If you’re disgusted with the presidential campaign even before the first primary, odds are that what most disappoints is a sense that real leadership seems lacking. Against the backdrop of a modern politics of pandering, invective and insult, the leadership qualities that the Torah attributes to Moses leap off the biblical page. All who care about politics — and in our area, that’s most of us — can learn much from Moses’ lesson of leadership through cooperation, efficiency and trust.
The lesson is a classic one. Yitro, priest of Midian and Moses’ father-in-law, observed Moses spending day after day sitting as judge to resolve the public’s conflicts. Yitro saw Moses burning out and asked bluntly, “What are you doing?” Yitro advised a system to disperse power and influence to others, reserving to Moses only the most difficult matters. Moses enacted Yitro’s system, which became a foundation for fair judiciaries and governments worldwide.
Compare this to today’s candidates invoking dogma or personal certitude to prod positions, compel assent and deride those who disagree. Some candidates say they respect their colleagues but don’t act like it; other candidates don’t even feign respect. By contrast, Moses shared power, authority and influence. Moses showed deep willingness to take advice, admit mistakes, institutionalize cooperation and lead with humility. Where is that candidate today?
Moses seems trustworthy even without a system of government or codified laws, though to modern sensibilities, the legal underpinning of Moses’ government is shaky. Today justice is based on law and legitimate government depends on the consent of the governed. In Moses’ day, justice was based on what individuals deemed right rather than the law (whether divine or human).
Though worthy of trust because he shared power, Moses was a leader who relied on his own sense of right and wrong — and that model is far from ideal. Time and again, we’ve seen the danger of leadership based on claimed rectitude or charisma. We’ve seen it in politics, and we’ve seen it in religious leadership.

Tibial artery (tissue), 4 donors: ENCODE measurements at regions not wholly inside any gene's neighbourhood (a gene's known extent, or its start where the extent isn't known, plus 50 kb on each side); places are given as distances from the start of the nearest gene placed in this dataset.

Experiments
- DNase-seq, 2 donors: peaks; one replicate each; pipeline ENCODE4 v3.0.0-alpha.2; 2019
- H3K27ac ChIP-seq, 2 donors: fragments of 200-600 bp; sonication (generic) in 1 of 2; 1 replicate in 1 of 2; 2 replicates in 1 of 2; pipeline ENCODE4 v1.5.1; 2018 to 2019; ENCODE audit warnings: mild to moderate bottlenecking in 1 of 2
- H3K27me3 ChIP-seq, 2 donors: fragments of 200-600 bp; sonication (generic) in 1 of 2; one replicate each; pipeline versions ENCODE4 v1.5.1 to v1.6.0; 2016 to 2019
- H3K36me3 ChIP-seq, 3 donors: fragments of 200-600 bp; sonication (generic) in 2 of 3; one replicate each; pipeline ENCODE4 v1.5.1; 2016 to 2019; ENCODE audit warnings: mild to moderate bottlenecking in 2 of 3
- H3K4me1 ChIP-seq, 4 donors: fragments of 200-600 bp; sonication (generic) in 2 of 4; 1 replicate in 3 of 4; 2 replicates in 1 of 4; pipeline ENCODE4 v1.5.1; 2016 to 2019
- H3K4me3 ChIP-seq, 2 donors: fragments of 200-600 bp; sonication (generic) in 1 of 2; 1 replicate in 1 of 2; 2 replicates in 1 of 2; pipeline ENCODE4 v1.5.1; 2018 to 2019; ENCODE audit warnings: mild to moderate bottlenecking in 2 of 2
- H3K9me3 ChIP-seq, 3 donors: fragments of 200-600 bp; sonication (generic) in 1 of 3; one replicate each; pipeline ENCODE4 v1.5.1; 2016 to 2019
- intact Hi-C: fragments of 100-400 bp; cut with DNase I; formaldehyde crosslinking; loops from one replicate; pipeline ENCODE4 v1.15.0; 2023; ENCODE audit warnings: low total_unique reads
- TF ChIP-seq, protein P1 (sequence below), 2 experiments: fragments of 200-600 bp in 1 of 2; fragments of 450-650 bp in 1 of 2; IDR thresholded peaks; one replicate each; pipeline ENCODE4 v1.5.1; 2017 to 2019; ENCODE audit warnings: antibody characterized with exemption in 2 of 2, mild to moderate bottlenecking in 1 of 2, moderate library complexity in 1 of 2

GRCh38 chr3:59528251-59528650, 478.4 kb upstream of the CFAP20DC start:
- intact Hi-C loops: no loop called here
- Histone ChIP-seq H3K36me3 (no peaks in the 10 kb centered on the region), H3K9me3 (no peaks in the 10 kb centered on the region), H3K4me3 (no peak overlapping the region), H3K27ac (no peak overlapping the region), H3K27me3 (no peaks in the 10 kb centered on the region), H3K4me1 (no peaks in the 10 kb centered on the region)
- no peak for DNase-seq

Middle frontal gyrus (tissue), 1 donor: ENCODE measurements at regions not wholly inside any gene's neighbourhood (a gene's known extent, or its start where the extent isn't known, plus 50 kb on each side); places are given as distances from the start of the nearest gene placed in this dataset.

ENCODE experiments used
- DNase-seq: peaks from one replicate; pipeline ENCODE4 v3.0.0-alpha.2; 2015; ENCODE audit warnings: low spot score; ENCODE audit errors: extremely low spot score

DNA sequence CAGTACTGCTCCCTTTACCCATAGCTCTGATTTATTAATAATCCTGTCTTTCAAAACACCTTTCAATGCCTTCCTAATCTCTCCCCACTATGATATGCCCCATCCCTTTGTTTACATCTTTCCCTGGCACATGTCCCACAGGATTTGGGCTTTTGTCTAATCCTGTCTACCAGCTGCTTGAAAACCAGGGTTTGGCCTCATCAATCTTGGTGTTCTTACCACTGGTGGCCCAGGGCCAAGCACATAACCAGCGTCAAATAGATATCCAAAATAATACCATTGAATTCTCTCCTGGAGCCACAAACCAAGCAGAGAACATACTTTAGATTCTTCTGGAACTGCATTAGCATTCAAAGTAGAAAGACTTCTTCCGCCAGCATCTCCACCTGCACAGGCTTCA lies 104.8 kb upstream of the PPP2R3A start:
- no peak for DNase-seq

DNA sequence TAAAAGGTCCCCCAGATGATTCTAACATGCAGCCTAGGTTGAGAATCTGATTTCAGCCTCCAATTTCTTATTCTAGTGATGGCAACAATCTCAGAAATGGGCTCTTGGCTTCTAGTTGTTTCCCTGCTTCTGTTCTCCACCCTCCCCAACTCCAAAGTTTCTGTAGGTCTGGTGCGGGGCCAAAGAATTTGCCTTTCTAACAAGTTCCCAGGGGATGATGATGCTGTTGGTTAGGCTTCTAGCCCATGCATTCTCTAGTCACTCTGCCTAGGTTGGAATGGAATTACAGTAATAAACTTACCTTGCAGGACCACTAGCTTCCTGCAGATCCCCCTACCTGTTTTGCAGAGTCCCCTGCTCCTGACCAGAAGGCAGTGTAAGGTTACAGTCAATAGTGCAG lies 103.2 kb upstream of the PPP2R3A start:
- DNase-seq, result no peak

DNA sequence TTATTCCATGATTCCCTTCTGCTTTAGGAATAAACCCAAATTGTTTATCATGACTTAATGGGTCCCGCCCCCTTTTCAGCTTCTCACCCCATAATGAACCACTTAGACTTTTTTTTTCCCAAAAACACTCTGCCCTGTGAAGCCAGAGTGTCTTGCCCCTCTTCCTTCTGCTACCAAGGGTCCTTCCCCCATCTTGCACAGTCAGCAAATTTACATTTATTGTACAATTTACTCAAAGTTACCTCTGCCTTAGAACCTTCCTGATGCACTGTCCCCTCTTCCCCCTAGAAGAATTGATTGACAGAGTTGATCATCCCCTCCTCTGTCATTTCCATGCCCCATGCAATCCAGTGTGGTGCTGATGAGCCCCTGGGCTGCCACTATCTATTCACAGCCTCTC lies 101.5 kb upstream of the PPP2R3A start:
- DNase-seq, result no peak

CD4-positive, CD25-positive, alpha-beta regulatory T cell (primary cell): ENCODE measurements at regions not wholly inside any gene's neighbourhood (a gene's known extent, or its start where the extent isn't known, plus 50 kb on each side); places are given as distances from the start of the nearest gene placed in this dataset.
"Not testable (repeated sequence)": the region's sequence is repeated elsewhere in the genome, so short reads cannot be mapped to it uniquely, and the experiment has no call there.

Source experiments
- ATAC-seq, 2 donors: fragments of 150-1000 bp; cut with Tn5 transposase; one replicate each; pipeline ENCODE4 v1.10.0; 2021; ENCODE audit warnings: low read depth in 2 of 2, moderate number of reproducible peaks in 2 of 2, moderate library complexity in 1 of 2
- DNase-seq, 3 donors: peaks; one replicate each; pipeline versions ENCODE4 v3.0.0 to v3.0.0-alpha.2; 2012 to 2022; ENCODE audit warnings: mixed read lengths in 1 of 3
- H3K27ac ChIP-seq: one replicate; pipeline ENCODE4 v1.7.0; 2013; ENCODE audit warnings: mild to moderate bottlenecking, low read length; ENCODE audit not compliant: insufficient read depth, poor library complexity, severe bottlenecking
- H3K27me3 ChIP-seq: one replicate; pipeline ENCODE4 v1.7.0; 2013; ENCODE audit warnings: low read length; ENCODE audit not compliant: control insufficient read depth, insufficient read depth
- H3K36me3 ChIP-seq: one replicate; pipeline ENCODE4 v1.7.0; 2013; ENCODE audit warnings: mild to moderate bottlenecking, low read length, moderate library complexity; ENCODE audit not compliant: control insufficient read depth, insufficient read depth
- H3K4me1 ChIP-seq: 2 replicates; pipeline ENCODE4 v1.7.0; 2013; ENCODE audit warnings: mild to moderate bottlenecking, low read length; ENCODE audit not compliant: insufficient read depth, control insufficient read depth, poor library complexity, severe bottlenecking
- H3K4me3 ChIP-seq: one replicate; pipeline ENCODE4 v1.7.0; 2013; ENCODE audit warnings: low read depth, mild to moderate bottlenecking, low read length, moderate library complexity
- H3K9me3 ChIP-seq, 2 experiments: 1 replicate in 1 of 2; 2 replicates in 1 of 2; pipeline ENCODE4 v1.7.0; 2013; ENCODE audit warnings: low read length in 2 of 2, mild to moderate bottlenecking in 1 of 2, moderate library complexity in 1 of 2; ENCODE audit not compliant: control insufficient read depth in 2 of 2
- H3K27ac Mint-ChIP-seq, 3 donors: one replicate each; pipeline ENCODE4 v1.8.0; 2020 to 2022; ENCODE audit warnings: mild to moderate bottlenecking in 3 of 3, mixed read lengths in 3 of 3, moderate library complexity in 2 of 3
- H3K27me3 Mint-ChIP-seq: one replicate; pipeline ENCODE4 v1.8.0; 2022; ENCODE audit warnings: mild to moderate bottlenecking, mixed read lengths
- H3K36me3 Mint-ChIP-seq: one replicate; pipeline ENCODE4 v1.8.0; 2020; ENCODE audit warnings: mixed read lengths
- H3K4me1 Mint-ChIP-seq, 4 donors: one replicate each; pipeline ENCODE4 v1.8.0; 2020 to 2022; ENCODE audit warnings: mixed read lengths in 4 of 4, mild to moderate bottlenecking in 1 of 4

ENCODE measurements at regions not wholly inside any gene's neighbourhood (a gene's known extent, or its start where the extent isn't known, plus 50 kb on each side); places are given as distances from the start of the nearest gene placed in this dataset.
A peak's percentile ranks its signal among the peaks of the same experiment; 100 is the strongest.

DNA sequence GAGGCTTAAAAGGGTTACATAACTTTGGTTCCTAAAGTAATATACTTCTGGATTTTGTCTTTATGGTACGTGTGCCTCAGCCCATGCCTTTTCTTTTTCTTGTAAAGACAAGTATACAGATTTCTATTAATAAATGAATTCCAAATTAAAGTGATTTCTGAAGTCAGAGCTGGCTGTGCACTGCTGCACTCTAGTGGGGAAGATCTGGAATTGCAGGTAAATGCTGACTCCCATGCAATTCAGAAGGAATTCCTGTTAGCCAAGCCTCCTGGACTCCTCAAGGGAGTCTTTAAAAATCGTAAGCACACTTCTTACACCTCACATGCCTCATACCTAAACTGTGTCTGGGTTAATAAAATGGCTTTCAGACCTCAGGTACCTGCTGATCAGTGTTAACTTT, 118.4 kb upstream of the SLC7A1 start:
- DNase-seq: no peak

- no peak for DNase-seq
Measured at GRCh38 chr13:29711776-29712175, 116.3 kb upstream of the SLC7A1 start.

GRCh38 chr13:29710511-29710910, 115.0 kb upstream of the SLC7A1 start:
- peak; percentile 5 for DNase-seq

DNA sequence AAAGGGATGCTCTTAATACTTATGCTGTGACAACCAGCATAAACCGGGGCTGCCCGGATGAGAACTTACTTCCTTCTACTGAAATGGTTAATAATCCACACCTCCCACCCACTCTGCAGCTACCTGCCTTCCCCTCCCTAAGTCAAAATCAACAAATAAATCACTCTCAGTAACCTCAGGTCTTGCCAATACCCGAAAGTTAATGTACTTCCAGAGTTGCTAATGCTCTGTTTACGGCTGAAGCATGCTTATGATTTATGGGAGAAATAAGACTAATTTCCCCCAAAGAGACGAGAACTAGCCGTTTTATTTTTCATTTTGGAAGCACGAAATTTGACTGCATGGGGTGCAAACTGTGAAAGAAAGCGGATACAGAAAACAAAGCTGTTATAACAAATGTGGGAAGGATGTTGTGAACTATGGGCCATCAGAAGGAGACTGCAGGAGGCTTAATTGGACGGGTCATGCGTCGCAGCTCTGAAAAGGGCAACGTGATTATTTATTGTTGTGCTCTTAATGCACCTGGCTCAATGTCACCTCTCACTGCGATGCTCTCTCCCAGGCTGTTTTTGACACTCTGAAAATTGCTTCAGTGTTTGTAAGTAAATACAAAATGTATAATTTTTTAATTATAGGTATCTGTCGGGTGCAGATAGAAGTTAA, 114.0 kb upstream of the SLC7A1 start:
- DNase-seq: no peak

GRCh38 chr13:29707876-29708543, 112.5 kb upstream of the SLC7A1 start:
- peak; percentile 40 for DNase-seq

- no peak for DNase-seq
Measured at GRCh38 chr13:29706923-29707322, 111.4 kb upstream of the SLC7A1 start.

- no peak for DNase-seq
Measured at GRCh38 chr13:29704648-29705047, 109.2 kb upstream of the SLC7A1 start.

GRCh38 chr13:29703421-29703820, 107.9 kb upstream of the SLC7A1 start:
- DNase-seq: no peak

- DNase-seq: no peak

As we prepare to elect our next president, we’d do well to remember the wisdom of Yitro to share power, and the wisdom of Moses to implement that advice with candor and humility. When callousness trumps care, we’d be forgiven for wishing that we could nominate a Moses for president, someone unafraid to admit imperfection and share power so readily. When divisiveness becomes so ingrained that we forget that politics once aspired to better, we’d be forgiven for wanting a Yitro as White House chief of staff, with clear vision and wisdom about how to evolve power and those who wield it.
The stakes are even higher than craving better leadership: Today’s deepest challenge is that demagoguery has made a big comeback. Accusations arising from anger and fanaticism increasingly permeate our politics. Debate is healthy and necessary, but fearmongering, prejudice, xenophobia and appeals to moral superiority are dangerous. The specter of a Pharaoh rises anew.
In this moment, the Torah holds a mirror to our national character and asks tough questions about governance. Moses and Yitro ask us to scrutinize our processes, our politics and our political leaders. Foul debate mechanics, unfair voting districts, impeded voter registration, dubious campaign finances, and delayed or refused judicial appointments — all of these reek with disunity and distrust, not cooperation, efficiency and trust.
Whom should we entrust with leadership? Someone who behaves as if they are above the law or who seeks total power, or who evokes an over-righteous sense of moral superiority has a bigger problem than reading the polls.
Let them read their Bible to see in Moses and Yitro what genuine leadership is like. And let us do the same.
Evan J. Krame is a Rockville-based attorney, Jewish Renewal rabbi and co-founder of The Jewish Studio.